Victoria's disastrous hotel quarantine scheme cost the state about $195 million and the lives of more than 800.
As Victoria recorded its seventh day with no new coronavirus cases, Hotel Quarantine Board of Inquiry chair, retired judge Jennifer Coate, on Friday published 69 steps that ought allow the state to re-open to international travellers.
The recommendations were provided to expedite the return of international travellers to Victoria.
Board of inquiry chair, retired judge Jennifer Coate, handed the interim findings to Governor Linda Dessau abount midday on Friday
Quarantine breaches involving private security guards seeded 99 per cent of Victoria’s deadly second wave of COVID infections, which killed more than 800 elderly Victorians.
The Board's final report, which will contain a full examination, findings and recommendations in respect of the decisions and actions taken in establishing and operating Victoria's disastrous Hotel Quarantine Program, was supposed to be released today.
It will now be submitted just days before Christmas on December 21 after further submissions from key government figures was required.
An interim report released this afternoon has revealed Victoria's Department of Jobs, Precincts and Regions spent about $133.4 million to June 30 on the doomed hotel scheme.
Victoria's health department spent a further $51.288 to September 16 while the justice department spent about $10.90 million to September 30.
The public inquiry into Victoria's COVID-19 hotel quarantine efforts came to a close last month without ascertaining who actually made the decision to employ the private security guards.
Health minister Jenny Mikakos resigned soon after and Premier Daniel Andrews' right hand man Chris Eccles quit.
Victoria's disastrous hotel quarantine program caused COVID-19 to break loose into the community and killed hundreds of elderly people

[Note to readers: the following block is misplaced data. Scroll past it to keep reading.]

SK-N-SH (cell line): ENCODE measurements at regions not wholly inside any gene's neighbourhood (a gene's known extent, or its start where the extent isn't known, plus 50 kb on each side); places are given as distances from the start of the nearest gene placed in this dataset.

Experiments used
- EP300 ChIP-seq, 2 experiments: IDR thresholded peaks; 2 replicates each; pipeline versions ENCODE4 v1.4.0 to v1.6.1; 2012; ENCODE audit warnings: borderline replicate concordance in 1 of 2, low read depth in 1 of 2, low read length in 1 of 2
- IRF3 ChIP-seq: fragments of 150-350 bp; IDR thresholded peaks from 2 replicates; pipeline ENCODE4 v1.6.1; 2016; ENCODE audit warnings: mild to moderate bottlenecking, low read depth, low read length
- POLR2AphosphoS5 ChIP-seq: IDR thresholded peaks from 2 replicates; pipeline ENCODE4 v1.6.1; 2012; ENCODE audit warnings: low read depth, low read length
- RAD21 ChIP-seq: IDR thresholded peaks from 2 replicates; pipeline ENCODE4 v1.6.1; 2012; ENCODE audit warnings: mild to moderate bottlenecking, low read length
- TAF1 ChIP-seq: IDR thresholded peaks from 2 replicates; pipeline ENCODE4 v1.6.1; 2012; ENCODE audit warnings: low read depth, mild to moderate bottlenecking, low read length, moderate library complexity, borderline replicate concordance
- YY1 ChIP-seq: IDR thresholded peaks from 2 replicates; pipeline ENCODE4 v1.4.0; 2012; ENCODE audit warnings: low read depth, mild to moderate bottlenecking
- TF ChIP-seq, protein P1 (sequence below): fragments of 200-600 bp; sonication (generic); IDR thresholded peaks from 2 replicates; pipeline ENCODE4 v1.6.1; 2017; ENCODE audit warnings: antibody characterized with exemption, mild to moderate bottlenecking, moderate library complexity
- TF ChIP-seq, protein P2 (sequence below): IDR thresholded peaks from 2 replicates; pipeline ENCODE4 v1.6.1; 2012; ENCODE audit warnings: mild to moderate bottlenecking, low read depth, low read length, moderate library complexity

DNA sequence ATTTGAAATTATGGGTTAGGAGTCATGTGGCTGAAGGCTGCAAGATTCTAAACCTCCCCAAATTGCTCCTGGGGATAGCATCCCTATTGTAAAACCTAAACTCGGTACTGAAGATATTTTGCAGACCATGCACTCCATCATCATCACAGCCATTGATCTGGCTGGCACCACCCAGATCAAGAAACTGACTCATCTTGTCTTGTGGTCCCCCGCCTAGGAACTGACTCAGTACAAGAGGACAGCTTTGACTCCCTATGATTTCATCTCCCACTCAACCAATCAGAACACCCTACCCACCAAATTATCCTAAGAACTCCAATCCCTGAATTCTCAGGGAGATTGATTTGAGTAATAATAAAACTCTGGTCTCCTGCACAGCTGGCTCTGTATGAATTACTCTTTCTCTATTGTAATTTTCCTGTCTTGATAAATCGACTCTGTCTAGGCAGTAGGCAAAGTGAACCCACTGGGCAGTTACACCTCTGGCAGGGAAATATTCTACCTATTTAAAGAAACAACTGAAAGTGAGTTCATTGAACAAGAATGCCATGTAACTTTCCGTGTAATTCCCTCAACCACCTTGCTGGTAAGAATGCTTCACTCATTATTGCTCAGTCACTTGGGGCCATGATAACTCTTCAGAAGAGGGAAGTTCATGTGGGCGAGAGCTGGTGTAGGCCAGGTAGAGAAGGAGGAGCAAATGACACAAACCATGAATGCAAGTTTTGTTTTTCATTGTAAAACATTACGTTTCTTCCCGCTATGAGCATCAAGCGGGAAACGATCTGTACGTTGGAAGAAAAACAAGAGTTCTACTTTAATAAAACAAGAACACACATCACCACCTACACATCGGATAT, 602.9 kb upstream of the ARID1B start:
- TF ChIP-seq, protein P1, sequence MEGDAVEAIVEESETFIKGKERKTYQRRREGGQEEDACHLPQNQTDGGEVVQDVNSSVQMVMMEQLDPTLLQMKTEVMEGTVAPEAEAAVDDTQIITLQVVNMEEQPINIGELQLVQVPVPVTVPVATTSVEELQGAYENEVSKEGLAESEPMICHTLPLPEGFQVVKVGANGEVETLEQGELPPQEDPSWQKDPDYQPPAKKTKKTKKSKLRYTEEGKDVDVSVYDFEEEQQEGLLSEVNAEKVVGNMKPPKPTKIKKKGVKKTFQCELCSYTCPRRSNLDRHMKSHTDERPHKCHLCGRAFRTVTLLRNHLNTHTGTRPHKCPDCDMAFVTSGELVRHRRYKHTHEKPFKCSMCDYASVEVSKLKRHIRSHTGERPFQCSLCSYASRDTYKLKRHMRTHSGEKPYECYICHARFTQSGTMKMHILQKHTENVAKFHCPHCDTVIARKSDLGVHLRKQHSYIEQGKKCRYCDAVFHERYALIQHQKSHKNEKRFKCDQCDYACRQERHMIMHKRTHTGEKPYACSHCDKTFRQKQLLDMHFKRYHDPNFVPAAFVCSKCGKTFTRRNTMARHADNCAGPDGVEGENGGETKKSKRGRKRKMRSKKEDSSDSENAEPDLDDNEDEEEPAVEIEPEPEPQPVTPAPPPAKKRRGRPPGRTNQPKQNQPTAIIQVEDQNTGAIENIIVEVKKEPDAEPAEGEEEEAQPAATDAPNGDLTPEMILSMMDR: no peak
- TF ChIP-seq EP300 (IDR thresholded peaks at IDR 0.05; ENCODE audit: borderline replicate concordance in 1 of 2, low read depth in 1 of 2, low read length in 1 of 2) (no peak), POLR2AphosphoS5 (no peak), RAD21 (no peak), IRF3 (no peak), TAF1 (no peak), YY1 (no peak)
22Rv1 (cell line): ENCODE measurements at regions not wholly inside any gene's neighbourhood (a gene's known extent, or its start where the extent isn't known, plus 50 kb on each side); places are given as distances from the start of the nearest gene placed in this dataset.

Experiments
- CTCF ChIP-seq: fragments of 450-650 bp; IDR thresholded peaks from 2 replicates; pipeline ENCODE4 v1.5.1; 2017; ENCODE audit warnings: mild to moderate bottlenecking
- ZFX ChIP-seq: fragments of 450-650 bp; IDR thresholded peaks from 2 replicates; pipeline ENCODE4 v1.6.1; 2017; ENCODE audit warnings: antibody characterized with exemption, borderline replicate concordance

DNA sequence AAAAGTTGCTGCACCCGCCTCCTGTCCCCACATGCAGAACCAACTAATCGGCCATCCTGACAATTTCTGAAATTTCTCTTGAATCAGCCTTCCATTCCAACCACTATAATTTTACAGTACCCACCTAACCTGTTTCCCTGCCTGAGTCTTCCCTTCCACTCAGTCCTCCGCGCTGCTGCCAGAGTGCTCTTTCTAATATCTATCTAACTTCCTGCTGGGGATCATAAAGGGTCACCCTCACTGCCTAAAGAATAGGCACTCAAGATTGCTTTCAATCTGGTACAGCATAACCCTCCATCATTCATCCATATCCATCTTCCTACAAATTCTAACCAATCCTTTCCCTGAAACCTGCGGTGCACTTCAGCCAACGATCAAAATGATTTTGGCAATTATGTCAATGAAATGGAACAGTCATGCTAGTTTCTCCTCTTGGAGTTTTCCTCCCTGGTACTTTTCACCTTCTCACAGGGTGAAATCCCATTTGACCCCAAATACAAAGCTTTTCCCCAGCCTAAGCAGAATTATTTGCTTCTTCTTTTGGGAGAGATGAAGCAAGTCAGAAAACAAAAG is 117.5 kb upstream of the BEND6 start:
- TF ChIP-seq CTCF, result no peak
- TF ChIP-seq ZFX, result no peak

'Another day of double zero,' Victoria's Department of Health announced on Friday. There are still currently two 'mystery cases' in the state from an unknown source
Hotels be sufficiently placed close to a hospital
Be within commuting distance for adequate numbers of skilled workers
Allow for the physical separation of people
Properly implement all necessary infection control requirements
Capacity to make necessary modifications and additions to minimise the risk of transmission
Provide safe access to outside areas for fresh air and exercise breaks
Provide for specific needs such as mobility issues or the need to cater for infants
Among the recommendations are that the Chief Commissioner of Police be requested to provide a 24/7 police presence on-site at each quarantine facility.
The inquiry had heard Victoria Police had not been keen to take on responsibility for the hotel quarantine role.
The hotel quarantine inquiry has recommended international arrivals to Victoria be quarantined both in hotels and, for lower-risk returned travellers, at home.
It further recommended the government consider electronically monitoring those quarantining at home using smartphone technology or ankle monitoring systems.
The Board suggested the responsible Minister and Quarantine Governing Body ensure that infection prevention and control expertise be embedded in each hotel, together with the necessary clinical personnel, to meet the mental and physical health needs of people in quarantine.
'All personnel working at the